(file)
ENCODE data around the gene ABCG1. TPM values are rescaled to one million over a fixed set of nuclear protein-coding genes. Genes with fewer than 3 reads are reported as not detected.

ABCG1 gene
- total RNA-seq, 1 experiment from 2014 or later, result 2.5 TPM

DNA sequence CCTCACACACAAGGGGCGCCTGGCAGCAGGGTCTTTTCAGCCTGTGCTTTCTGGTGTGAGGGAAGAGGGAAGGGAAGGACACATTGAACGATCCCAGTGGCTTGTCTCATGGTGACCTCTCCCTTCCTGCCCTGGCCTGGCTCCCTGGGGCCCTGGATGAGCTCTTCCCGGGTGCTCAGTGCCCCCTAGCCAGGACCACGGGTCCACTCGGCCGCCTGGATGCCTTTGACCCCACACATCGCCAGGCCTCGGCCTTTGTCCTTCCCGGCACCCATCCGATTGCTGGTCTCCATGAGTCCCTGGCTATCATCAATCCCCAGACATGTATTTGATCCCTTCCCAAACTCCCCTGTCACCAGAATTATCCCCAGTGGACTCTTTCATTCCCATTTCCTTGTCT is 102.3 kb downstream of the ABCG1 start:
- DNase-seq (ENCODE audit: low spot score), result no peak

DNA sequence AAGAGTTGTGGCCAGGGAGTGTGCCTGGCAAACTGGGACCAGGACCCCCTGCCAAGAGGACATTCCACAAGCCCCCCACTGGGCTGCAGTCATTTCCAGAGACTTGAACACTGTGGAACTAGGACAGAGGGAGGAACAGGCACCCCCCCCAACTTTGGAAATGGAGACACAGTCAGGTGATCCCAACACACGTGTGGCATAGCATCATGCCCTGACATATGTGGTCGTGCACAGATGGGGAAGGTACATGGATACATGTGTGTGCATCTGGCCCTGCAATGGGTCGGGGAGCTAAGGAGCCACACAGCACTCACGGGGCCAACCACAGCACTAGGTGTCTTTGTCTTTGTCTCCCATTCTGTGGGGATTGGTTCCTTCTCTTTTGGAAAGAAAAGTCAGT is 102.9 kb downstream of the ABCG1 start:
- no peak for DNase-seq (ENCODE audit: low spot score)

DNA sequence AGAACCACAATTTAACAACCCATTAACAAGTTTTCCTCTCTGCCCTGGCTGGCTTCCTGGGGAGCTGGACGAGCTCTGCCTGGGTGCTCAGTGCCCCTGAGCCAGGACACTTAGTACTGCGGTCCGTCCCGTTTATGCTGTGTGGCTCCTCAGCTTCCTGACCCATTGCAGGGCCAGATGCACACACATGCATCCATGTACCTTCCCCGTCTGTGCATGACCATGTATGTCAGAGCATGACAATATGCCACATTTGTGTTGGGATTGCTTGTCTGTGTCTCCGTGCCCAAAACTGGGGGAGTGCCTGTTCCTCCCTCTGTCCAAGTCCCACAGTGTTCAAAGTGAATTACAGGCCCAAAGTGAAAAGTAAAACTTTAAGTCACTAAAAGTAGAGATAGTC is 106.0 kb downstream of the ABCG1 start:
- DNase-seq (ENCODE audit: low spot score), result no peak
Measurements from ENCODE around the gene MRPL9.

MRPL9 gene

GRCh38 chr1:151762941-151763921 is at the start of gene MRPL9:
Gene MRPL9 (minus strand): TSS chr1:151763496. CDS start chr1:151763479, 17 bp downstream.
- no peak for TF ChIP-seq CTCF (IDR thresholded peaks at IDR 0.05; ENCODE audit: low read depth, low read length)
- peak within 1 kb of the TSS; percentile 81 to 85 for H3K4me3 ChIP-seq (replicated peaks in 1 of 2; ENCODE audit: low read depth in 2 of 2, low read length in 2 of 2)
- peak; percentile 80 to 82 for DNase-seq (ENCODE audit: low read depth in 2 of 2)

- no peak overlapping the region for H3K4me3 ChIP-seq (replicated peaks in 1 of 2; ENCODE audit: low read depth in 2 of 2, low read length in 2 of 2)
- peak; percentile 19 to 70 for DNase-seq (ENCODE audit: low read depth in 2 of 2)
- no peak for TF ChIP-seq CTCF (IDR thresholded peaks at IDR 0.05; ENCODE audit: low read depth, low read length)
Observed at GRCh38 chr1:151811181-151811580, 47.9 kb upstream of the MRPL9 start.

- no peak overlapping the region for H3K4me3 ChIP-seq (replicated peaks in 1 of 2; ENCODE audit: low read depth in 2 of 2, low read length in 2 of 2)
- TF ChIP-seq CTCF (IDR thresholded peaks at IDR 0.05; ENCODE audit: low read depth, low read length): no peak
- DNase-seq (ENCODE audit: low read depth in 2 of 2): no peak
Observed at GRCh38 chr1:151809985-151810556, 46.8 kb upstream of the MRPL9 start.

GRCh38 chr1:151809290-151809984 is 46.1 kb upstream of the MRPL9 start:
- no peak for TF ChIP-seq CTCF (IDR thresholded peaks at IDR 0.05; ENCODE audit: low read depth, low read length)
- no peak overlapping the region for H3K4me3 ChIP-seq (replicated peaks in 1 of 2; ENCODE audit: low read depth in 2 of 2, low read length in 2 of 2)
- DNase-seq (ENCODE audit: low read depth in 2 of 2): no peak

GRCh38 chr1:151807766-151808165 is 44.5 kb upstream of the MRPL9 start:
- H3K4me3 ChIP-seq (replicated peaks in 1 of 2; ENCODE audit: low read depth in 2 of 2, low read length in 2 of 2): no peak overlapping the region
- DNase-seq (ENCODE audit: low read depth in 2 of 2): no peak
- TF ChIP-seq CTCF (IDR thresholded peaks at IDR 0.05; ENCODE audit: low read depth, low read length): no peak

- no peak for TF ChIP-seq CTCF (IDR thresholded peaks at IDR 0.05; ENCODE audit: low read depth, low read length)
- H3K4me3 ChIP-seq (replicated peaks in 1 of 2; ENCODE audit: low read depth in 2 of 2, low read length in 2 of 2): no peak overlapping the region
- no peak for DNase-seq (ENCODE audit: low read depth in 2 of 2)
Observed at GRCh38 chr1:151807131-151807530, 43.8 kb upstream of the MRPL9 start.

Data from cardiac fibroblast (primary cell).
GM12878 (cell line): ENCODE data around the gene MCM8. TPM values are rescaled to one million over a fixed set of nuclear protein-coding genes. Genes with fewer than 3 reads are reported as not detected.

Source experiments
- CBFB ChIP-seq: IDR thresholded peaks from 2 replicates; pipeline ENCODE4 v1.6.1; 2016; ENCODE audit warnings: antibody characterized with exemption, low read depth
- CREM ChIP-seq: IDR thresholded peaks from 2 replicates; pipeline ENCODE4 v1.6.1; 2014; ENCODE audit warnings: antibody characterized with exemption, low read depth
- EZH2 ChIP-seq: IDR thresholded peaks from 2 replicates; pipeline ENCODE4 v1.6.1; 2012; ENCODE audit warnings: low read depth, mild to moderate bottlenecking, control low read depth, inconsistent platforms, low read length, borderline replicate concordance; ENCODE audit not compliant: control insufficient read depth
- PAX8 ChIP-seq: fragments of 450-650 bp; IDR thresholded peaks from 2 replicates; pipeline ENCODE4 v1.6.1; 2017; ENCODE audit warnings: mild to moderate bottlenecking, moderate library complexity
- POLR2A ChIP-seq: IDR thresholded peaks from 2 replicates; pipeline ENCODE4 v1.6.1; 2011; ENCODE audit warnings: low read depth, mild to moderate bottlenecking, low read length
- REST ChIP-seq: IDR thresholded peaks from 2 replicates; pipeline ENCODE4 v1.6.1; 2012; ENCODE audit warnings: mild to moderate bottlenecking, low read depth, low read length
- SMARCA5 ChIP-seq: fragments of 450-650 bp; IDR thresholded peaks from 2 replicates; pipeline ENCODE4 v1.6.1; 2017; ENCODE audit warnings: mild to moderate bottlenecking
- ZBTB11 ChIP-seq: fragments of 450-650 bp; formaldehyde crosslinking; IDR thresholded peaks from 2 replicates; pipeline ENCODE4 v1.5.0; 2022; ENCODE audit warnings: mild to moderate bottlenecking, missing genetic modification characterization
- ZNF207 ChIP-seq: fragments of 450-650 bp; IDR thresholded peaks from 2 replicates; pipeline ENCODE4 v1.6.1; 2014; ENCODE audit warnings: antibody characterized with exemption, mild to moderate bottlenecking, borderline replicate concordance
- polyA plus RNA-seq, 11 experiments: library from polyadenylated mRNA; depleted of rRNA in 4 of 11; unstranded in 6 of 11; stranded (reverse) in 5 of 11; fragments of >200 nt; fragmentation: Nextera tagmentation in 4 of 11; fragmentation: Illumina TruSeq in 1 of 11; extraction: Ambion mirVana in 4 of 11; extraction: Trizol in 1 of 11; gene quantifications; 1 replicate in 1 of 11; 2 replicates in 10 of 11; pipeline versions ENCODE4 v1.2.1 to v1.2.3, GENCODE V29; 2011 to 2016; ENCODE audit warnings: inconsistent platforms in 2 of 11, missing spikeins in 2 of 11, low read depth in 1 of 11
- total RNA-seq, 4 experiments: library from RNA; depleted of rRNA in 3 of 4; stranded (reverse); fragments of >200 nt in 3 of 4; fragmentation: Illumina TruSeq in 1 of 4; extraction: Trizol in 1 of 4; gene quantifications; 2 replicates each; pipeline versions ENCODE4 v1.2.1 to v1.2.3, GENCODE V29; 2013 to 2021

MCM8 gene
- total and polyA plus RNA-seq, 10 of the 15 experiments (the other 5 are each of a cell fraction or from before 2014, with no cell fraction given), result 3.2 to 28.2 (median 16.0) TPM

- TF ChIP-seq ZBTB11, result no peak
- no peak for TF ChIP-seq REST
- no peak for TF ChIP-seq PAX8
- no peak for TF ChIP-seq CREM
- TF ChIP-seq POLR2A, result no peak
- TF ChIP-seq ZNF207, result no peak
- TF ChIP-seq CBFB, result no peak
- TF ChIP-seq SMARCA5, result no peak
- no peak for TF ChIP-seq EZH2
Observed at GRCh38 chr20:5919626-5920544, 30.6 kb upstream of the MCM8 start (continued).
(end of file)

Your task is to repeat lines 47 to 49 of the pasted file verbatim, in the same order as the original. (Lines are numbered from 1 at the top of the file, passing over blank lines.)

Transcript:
- ZBTB11 ChIP-seq: fragments of 450-650 bp; formaldehyde crosslinking; IDR thresholded peaks from 2 replicates; pipeline ENCODE4 v1.5.0; 2022; ENCODE audit warnings: mild to moderate bottlenecking, missing genetic modification characterization
- ZNF207 ChIP-seq: fragments of 450-650 bp; IDR thresholded peaks from 2 replicates; pipeline ENCODE4 v1.6.1; 2014; ENCODE audit warnings: antibody characterized with exemption, mild to moderate bottlenecking, borderline replicate concordance
- polyA plus RNA-seq, 11 experiments: library from polyadenylated mRNA; depleted of rRNA in 4 of 11; unstranded in 6 of 11; stranded (reverse) in 5 of 11; fragments of >200 nt; fragmentation: Nextera tagmentation in 4 of 11; fragmentation: Illumina TruSeq in 1 of 11; extraction: Ambion mirVana in 4 of 11; extraction: Trizol in 1 of 11; gene quantifications; 1 replicate in 1 of 11; 2 replicates in 10 of 11; pipeline versions ENCODE4 v1.2.1 to v1.2.3, GENCODE V29; 2011 to 2016; ENCODE audit warnings: inconsistent platforms in 2 of 11, missing spikeins in 2 of 11, low read depth in 1 of 11